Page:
Puerto Rico, Dominican Republic Hit By Hurricane Fiona

At least six have died in the first major storm of this year’s Atlantic hurricane season.

Puerto Ricans prepare for Hurricane Fiona. (Alejandro Granadillo / AP)

Puerto Rico, the Dominican Republic, and several other Caribbean islands have been hit by Hurricane Fiona, a category-4 hurricane in the Atlantic. Its impact is far from over, with Fiona expected to make landfall in Bermuda and parts of the eastern United States and Canada.

Fiona’s first victim was Puerto Rico, which was hit so hard that power was out on the entire island for hours–for the second time this year after a major power outage in April. At least four Puerto Ricans have been found dead.

But it didn’t stop there. Fiona moved on to the nearby Dominican Republic, where it tore down trees and shut down roads. At least one Dominican has died.

Hurricane Fiona is expected to hit Bermuda next, with some expecting the storm to reach as far as the eastern coast of both the U.S. and Canada.

Fiona is the first major hurricane of this year’s Atlantic hurricane season. Puerto Rico hasn’t seen a storm this deadly since Hurricane Maria in 2017, one of the deadliest Atlantic hurricanes on record and one that the island still hasn’t fully recovered from.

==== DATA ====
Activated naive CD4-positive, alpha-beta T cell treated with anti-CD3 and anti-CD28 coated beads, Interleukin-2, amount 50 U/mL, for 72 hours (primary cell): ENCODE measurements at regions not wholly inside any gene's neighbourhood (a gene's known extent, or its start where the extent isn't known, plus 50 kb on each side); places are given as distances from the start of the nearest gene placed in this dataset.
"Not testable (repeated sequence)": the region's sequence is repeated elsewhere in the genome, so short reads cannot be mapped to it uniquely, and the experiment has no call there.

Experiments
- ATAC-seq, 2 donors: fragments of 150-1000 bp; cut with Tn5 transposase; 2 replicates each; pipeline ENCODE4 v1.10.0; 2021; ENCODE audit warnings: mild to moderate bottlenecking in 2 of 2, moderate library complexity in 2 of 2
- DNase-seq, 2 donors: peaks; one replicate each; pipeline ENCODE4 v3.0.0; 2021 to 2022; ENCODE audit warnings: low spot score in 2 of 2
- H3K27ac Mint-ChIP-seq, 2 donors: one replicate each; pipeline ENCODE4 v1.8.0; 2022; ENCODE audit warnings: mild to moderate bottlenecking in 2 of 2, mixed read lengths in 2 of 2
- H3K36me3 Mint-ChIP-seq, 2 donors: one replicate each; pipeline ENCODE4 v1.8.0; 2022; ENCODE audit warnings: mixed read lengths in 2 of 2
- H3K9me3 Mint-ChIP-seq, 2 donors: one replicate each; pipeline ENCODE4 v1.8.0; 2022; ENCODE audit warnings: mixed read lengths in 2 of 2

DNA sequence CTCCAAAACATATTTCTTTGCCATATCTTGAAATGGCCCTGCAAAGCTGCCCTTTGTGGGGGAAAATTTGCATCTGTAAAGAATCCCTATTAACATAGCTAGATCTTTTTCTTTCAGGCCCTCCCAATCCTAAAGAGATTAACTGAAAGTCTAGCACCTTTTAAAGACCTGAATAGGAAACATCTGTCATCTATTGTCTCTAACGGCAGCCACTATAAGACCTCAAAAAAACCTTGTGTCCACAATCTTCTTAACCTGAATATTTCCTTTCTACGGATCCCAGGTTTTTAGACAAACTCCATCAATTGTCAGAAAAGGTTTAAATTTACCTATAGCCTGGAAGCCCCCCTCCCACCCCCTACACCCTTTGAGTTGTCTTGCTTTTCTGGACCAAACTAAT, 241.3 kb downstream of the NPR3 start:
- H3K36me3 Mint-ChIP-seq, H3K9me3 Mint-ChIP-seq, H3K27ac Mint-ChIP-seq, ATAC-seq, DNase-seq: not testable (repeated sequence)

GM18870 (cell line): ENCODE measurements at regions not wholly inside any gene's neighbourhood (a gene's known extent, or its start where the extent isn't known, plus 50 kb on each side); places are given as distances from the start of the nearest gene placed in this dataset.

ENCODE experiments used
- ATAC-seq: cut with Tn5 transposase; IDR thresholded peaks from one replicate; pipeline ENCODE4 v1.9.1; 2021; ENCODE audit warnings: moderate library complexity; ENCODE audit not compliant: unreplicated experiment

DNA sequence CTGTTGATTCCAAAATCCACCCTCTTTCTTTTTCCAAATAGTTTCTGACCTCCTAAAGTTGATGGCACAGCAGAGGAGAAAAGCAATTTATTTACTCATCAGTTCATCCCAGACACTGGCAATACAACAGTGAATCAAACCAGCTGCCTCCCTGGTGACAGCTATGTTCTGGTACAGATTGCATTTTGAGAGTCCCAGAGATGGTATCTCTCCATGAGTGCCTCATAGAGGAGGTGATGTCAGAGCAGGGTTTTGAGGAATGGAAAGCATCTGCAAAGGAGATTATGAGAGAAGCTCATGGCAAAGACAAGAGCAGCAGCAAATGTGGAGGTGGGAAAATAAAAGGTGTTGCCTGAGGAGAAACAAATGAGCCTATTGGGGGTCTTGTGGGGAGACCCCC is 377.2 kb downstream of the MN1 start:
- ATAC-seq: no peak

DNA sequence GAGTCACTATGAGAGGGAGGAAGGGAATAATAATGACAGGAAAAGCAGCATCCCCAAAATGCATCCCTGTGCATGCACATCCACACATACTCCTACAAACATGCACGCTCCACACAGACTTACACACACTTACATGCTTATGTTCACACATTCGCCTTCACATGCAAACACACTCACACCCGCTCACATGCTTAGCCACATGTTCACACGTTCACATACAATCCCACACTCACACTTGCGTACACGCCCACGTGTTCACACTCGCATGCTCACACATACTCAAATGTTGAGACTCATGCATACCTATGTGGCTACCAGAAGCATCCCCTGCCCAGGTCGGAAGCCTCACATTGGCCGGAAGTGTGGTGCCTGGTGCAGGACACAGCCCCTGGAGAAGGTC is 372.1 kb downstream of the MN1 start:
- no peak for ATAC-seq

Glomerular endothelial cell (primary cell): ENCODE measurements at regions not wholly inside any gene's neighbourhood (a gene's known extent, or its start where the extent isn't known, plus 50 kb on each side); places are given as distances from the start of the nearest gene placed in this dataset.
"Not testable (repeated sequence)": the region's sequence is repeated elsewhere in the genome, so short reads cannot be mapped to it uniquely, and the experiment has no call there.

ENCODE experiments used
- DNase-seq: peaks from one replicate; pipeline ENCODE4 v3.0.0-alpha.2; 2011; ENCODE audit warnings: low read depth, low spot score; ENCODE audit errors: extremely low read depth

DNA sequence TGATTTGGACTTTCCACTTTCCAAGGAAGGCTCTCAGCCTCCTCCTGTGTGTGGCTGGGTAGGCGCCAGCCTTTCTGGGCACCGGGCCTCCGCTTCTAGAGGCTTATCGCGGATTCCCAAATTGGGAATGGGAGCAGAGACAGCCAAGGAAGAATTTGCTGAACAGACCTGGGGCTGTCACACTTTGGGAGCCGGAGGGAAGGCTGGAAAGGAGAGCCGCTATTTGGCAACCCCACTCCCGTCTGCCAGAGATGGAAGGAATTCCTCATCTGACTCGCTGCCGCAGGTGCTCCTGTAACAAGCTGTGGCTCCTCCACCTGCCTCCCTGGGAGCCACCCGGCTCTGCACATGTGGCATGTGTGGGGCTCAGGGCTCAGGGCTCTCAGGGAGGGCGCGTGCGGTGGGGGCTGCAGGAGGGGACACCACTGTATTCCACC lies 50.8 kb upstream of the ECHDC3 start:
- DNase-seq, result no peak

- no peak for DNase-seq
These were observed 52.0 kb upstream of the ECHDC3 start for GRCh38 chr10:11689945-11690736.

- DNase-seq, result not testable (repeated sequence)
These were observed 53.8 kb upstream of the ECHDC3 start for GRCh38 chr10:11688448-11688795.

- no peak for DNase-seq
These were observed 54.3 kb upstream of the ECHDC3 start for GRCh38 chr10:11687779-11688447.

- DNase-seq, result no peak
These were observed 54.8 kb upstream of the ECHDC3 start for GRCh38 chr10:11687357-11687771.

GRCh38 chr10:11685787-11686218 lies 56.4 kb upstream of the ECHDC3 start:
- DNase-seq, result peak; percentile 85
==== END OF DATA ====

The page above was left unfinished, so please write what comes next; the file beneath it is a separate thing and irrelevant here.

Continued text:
But more intense storms are becoming more and more commonplace in the Caribbean and beyond. According to Statista, 2017-2020 saw more hurricane deaths in the United States since Hurricane Katrina in 2005, the deadliest storm in U.S. history.

“[That]’s concerning,” freshman Miles Turner said. “I wonder if global warming is having an impact on these kinds of things?”

Across the Atlantic, the power dissipation index, a conglomerate statistic that measures the impact and effects on any given hurricane, has consistently measured more intense storms since 1981. Notably, hurricanes in the Pacific have been following the opposite trend in the same time period, albeit to a much lesser degree.

Beyond the data, the effects of recent hurricanes have been nothing short of catastrophic. We’ve all heard of the bigger hurricanes in recent years such as Katrina, Harvey, and Maria, but even small-scale storms have had huge consequences. 

Take Henri, a category-1 hurricane that made landfall in Bermuda, the Northeastern United States, and Nova Scotia, Canada last year. In addition to two deaths, the storm wiped out power from New Jersey to Maine, crushed roads and buildings, and closed down parts of the area affected for months. When all was said and done, there were over $700 million worth of damages.

The same may happen with Fiona. The storm is far from over, and, at this point, it’s hard to say how much it will impact the remainder of its path. What we do know is that millions of dollars in damage will occur, and more importantly, at least a half-dozen lives will be lost. All we can do is hope that its impact will stop there.